Table
3: Study outcome and main findings

BACS: brief assessment of cognition in schizophrenia; BWSQ: benzodiazepine withdrawal symptom questionnaire; PSQI: Pittsburgh Sleep Quality Index; BDI: Beck Depression Inventory; BAI: Beck Anxiety Inventory; VAS: visual analog scale; FCRT: four-choice reaction time; SART: simple auditory reaction time; CES-D: Center for Epidemiologic Studies Depression Scale; NHSMI: Northside Hospital Sleep Medicine Institute test; GDS: Geriatric Depression Scale; GAS: Goldberg Anxiety Scale

Discussion

To the best of our knowledge, the current review is the first to investigate the role of exogenous melatonin in substance addiction. The studies included in this review show inconclusive evidence as there is less number of studies on each type of substance addiction. Melatonin treatment showed mixed results in improving sleep quality but did not show any beneficial role on BZD cessation/discontinuation rate among patients on long-term benzodiazepine use. Sleep quality and mental health have improved by melatonin supplement in opioid addiction. In nicotine addiction, melatonin treatment showed improvement only in mood changes but not in performance tests. In patients with alcohol use disorder (AUD), melatonin treatment did not show any improvement in sleep quality.

Benzodiazepine Abuse

BZDs are one of the most commonly used drugs in the treatment of insomnia. It is also used in a wide range of disorders such as anxiety, depression, and other substance use disorders and for behavioral symptoms such as irritability, agitation, violent behavior, and emotional lability seen in psychosis spectrum disorder and mood disorders [36]. The use of benzodiazepines is usually suggested for the shortest duration of time as required but in many cases, patients tend to prolong the use of BZD beyond the prescribed duration due to its addictive potential [37]. Long-term BZD use is also associated with the risk of cognitive dysfunction, excessive sedation, and dementia [38]. Patients with BZD dependence find it difficult to discontinue the same due to fear of withdrawal symptoms, the most common being sleep disturbances. Long-term BZD use is also associated with a decrease in melatonin synthesis, and receptor binding and alters circadian sleep rhythm [39,40]. Hence melatonin might be an alternative to benzodiazepine due to its lack of addictive potential.

In this review, nine studies have been identified in which the efficacy of melatonin was studied in the management of BZD discontinuation. Among these studies, mixed results have been reported regarding the effects of melatonin. Four studies found improvement in sleep quality while two studies did not show any improvement. Two studies that evaluated the BZD cessation or discontinuation rate did not show any beneficial effect of melatonin. In another study, melatonin was not beneficial in improving cognition, quality of life, subjective well-being, and psychosocial functioning during BDZ dose reduction. Most of the studies which found melatonin as beneficial had sleep quality as a primary outcome measure which is in line with the physiological action of melatonin. In other studies, which evaluated benzodiazepine cessation or improvement in withdrawal symptoms, melatonin did not show any additional benefit. The probable factors could be differences in duration of BZD use, dosages, pharmacokinetics, differences in outcome measurement scales, and associated psychiatric comorbidity. Studies that used controlled-release or prolonged-release formulation had shown beneficial effects as compared to other studies that used immediate-release formulation which may be explained by its very short half-life. The control of BZD withdrawal symptoms involves a complex neurophysiological mechanism that may not fall under the scope of melatonin and hence limiting its use in the management of withdrawal symptoms beyond sleep quality. The current evidence is still inconclusive about the role of melatonin in terms of BZD discontinuation or management of its withdrawal symptoms. Chronic BZD use leads to cognitive dysfunction. A study that examined the effect of melatonin on cognitive functioning while facilitating BZD discontinuation concluded that it doesn’t have any additional benefit [27]. This finding contrasts with the previous literature that melatonin enhances cognitive functioning due to its anti-inflammatory and neuroprotective properties [41]. It is still debatable whether cognitive dysfunction due to chronic BZD use is reversible. Hence more studies with higher doses of melatonin and longer duration are required to explore the potential use of melatonin as a cognitive enhancer in patients with long-term BZD use.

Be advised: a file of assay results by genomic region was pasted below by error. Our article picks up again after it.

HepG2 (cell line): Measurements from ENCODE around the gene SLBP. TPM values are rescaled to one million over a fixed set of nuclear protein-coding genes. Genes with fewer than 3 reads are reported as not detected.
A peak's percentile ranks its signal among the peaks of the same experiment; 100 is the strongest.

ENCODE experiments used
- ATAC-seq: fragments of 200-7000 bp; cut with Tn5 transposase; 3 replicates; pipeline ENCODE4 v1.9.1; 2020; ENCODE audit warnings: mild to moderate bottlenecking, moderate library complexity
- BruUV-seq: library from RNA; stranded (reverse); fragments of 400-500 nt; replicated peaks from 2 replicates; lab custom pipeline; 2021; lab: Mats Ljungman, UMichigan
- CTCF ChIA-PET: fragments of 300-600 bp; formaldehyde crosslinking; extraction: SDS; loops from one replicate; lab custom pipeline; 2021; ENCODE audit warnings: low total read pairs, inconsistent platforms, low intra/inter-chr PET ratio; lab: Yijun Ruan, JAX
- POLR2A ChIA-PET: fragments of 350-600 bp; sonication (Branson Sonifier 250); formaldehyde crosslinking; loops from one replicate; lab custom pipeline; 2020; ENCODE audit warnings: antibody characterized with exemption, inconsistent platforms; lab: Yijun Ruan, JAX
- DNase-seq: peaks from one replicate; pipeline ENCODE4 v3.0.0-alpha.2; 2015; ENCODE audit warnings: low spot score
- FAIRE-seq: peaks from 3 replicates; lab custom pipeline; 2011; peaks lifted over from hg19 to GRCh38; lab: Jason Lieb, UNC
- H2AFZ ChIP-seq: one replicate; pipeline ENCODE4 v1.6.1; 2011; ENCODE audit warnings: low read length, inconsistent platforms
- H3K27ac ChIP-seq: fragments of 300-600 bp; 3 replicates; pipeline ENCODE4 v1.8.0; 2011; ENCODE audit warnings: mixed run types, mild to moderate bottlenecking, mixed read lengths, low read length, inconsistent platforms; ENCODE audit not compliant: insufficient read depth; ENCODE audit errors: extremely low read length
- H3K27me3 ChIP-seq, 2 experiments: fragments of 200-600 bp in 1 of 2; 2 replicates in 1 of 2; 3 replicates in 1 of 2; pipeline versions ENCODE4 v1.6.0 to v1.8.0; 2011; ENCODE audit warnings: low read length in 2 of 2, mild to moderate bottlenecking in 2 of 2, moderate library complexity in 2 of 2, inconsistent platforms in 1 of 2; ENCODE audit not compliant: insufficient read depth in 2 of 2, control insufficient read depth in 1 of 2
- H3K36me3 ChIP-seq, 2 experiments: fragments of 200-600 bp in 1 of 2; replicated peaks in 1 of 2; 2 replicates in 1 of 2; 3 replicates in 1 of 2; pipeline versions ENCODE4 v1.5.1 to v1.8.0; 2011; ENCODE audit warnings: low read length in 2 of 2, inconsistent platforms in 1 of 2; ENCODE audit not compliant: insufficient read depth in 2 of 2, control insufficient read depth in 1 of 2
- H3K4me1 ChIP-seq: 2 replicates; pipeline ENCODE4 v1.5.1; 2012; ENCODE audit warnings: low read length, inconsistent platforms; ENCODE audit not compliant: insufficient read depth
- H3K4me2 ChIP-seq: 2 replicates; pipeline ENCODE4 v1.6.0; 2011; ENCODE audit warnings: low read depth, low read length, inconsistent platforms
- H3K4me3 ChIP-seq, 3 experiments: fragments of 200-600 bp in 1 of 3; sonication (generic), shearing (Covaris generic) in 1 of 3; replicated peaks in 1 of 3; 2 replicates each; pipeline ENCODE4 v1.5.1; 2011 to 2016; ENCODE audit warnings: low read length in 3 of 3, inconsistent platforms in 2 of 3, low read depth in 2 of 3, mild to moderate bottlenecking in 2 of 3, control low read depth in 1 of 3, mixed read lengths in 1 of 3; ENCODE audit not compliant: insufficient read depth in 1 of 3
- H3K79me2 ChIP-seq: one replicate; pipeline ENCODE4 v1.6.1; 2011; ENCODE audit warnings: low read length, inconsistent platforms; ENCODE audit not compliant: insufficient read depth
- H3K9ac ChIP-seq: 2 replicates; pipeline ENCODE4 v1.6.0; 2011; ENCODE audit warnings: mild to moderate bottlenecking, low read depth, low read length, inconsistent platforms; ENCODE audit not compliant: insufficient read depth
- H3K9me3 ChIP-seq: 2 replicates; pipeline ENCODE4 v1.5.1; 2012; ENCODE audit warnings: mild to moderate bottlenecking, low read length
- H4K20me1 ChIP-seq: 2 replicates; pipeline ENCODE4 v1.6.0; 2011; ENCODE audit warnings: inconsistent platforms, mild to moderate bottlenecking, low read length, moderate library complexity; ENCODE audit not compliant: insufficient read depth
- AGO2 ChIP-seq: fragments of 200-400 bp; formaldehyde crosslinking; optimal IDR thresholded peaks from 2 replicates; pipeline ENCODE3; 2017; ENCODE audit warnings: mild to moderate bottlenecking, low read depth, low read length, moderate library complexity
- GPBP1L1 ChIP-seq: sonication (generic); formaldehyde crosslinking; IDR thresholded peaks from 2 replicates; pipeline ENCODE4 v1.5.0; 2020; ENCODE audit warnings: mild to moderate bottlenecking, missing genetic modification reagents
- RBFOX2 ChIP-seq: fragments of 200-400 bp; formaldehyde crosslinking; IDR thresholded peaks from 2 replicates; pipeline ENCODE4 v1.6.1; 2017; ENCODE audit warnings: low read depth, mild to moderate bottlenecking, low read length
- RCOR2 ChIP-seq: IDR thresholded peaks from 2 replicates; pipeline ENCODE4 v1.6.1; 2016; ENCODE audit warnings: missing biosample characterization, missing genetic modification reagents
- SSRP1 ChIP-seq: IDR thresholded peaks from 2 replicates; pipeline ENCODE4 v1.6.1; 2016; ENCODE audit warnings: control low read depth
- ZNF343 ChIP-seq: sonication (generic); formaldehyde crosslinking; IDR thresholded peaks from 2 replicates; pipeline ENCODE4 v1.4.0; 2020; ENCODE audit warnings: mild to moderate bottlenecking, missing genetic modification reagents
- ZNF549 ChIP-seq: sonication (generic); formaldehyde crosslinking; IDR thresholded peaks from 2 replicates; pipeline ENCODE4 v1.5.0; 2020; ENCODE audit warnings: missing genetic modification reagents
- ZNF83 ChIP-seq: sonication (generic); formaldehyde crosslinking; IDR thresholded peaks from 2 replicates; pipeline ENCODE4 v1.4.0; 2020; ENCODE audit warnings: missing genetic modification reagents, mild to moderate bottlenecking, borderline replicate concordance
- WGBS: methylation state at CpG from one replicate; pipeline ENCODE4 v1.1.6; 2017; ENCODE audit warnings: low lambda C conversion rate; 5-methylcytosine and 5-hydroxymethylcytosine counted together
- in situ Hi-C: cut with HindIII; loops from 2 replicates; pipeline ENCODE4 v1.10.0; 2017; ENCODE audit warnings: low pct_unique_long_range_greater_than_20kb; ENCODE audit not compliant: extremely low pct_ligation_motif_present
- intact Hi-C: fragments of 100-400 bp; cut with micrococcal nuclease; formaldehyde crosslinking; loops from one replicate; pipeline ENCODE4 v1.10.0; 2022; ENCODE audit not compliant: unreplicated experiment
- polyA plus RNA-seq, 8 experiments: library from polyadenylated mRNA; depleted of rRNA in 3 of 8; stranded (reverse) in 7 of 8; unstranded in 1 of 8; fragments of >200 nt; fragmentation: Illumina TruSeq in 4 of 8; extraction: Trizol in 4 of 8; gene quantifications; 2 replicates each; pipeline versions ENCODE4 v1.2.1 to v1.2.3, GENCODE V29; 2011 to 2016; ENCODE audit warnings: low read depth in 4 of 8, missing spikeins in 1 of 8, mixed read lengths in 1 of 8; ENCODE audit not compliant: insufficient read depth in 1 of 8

Alcoholism

Sleep disturbance is an extremely common and persistent problem among alcohol use disorder patients [42]. This may be multifactorial including depression, general disturbance in physiological sleep patterns, or circadian rhythm disturbances [43]. Chronic alcohol consumption has been found to alter melatonin production and function and can also lead to a delay in the peak rise of melatonin [44]. The disturbance in normal sleep patterns among AUD patients is a huge barrier to successful treatment as there is a tendency to relapse to alcohol use [45]. Pharmacological treatment with benzodiazepines for sleep disturbances in AUD patients is commonly associated with abuse potential. An alternative treatment for insomnia among AUD patients is the need of the hour. Even though there is no substantial evidence for its efficacy, melatonin is being prescribed as a treatment or supplement with other treatment options for treating sleep disorders in AUD patients.